Much of the time, but especially right now, the world doesn’t feel like it makes a whole lot of sense. It’s chaotic, it’s unpredictable, and things always seem to come up that completely derail the best-made plans. I learned that as a kid by playing Animal Crossing, a game that, much like life, doesn’t have a perfect outcome.
On March 20, millions of grown adults like me will pay $69 for a game that’s just a cuter version of the boring stuff they already do all day. What makes Animal Crossing so appealing? There’s something about its nature—carefree, soothing, directionless—that really strikes a chord with players of all ages.
If there was any other game to which you could compare Animal Crossing, it’d be something like Second Life or The Sims. But where those alternate realities are a place for players to live out wild fantasies without consequences, Animal Crossing’s appeal has always been the opposite: Live out a fairly mundane day-to-day life.
You’re a villager living in a town with anthropomorphic animals, and that’s kind of it. Sure, there are a number of things that you can do in Animal Crossing—slowly fill the museum with fossils you’ve dug up around town, befriend villagers by helping them run errands, buy matching furniture sets—but at the end of the day, its only demand is that you participate.
If Animal Crossing has one rule, it’s that time moves at the same speed as the real world. In fact, Animal Crossing actively discourages players who try to race through it to do things as quickly and perfectly as possible.
Quit without saving because you regret spending all of your money on a new shirt? A furious mole rat will chew you out the next time you try to leave your house. Think you’re clever for setting your console date to August so you can compete in the bug-catching festival? You’ll find that your favourite villagers have moved away and your town is covered in weeds.
The forced immersion was difficult to accept when I was first introduced to Animal Crossing: Wild World on the Nintendo DS when I was 10. My experience with gaming up to that point had been limited to more straightforward games like Mario Kart and Pokémon, where the goals were clear-cut. You had to be the fastest and the strongest.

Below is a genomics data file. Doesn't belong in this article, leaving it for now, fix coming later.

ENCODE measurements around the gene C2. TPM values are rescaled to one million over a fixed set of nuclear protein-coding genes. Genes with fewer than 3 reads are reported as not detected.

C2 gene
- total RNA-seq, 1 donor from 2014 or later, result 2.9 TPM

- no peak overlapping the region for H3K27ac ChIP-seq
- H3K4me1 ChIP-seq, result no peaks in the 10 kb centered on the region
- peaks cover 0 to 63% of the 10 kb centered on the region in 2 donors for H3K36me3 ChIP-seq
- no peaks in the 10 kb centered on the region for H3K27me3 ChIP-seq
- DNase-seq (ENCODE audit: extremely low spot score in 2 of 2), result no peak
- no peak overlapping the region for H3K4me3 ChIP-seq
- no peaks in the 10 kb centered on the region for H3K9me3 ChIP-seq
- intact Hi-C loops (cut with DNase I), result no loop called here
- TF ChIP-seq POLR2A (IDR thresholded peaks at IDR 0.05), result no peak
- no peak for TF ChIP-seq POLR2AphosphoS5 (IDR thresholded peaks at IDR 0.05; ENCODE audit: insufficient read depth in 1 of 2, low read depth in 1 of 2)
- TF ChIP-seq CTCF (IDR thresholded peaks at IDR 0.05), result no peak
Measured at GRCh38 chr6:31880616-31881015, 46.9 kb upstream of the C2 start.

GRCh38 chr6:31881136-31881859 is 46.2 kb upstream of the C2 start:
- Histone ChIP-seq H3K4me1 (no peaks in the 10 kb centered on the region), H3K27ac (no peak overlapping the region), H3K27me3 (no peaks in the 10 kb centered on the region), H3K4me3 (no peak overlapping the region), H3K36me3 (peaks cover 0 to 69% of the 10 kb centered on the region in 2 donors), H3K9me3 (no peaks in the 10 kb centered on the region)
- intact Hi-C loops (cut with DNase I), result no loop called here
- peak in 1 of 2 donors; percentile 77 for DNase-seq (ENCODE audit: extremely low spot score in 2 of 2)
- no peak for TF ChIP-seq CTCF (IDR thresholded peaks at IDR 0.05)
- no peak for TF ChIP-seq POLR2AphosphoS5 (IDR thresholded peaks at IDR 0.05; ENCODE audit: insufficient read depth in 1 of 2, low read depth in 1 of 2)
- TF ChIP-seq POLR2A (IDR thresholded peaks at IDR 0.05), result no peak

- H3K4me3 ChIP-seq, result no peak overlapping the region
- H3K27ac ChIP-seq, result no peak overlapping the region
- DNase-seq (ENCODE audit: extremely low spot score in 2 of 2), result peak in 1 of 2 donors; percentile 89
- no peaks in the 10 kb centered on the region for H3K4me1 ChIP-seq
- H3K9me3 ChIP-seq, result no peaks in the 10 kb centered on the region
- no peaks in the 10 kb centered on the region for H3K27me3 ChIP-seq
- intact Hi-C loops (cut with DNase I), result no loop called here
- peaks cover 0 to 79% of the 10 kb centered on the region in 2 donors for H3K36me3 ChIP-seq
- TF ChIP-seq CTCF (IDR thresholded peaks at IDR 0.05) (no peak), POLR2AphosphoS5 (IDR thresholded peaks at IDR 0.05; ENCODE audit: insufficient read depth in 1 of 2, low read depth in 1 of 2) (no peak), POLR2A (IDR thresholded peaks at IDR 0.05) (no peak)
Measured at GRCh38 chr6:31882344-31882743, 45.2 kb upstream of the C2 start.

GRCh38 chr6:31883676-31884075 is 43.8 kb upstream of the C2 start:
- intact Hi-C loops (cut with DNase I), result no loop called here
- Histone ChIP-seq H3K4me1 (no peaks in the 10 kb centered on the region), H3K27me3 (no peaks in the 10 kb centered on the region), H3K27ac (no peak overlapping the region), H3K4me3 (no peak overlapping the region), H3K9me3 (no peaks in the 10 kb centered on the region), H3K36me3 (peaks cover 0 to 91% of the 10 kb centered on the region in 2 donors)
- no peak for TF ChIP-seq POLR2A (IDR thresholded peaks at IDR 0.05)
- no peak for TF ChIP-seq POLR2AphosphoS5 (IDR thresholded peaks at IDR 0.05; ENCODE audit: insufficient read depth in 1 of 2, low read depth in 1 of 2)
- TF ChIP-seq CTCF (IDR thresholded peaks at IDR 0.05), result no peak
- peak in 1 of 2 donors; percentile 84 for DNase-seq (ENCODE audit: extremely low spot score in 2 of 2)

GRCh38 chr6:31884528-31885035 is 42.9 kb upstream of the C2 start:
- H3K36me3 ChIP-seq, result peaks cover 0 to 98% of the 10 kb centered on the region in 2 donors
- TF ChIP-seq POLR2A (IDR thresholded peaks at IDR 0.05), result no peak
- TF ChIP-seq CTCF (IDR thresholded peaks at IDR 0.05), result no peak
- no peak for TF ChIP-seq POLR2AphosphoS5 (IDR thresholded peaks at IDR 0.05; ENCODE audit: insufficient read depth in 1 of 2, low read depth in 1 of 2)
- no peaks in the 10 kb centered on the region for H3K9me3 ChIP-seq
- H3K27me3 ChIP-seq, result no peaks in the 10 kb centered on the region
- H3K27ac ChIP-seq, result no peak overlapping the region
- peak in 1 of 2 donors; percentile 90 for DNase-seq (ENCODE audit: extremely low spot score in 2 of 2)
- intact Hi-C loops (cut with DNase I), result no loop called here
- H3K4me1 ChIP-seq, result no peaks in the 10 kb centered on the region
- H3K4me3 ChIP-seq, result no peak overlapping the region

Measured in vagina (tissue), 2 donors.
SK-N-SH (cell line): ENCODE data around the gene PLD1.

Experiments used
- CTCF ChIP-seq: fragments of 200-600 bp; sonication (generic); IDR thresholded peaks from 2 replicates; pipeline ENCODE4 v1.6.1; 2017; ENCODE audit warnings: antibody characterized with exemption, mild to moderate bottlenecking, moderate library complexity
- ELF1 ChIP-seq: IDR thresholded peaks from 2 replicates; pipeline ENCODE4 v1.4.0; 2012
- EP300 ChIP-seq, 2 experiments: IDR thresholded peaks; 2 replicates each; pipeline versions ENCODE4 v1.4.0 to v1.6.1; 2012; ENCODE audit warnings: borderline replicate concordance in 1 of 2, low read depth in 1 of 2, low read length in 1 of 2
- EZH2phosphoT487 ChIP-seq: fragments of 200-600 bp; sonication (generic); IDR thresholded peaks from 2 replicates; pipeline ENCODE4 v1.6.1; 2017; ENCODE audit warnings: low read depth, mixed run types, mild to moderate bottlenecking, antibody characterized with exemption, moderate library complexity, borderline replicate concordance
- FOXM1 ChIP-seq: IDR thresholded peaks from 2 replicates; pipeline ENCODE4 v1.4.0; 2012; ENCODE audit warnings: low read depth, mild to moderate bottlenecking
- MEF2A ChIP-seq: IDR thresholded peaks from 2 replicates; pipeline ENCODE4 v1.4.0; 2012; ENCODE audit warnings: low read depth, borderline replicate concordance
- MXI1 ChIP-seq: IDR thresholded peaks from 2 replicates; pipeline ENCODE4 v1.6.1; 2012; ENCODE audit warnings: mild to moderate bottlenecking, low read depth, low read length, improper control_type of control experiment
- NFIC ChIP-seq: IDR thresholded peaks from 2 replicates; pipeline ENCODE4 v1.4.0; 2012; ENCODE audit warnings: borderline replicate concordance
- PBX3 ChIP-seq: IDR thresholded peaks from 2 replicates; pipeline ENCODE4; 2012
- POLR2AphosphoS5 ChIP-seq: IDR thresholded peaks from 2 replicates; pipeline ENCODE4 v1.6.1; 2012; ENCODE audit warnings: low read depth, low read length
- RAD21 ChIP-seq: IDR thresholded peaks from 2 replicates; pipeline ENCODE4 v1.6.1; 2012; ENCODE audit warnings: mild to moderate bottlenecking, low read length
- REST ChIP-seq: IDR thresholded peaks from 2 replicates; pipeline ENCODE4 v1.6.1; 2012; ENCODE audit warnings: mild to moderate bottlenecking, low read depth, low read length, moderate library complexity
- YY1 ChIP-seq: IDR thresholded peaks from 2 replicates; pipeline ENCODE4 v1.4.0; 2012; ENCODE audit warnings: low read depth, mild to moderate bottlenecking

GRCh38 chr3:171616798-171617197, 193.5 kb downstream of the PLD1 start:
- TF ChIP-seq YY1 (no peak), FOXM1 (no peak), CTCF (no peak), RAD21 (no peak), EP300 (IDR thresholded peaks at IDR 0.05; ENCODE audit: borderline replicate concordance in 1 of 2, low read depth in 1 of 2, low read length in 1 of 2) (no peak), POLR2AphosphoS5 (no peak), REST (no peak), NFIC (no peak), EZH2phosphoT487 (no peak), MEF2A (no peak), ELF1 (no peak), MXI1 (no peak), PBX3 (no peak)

“When we play games, we’re immediately and constantly focused on a goal,” wrote author and game designer Jane McGonigal in 2015. A game’s goal, she wrote, “focuses our attention and creates a sense of motivation and determination.” Certainly for me at 10 years old, that’s where the fun was—winning in ways that weren’t possible in my day-to-day life.
Animal Crossing didn’t let me dominate its world like I expected to. At first, I tried to take control back. I spent hours researching online so that I could make my villager have the specific haircut I wanted. (You have to answer Kappa’s questions in the right order as he drives you in his cab to your village.), I studied the fastest ways to rack up cash. I set my DS’s internal clock date a week forward so I could participate in that bug-catching competition. It took a lot of guilt-ridden weed picking afterward to get me to realise that Animal Crossing was so much more rewarding when I finally surrendered to its leisurely randomness.
That’s because the secret ingredient that makes Animal Crossing’s mundanity so much fun is the element of random chance. It’s a rush to spend months looking for a specific, elusive piece of furniture and finally see it in Tom Nook’s store. But if it doesn’t work out right away, there’s no punishment, either. With no way to win or lose, the only objective is to pass the time in a way you think is enjoyable. You have total freedom to do as little or as much as you want.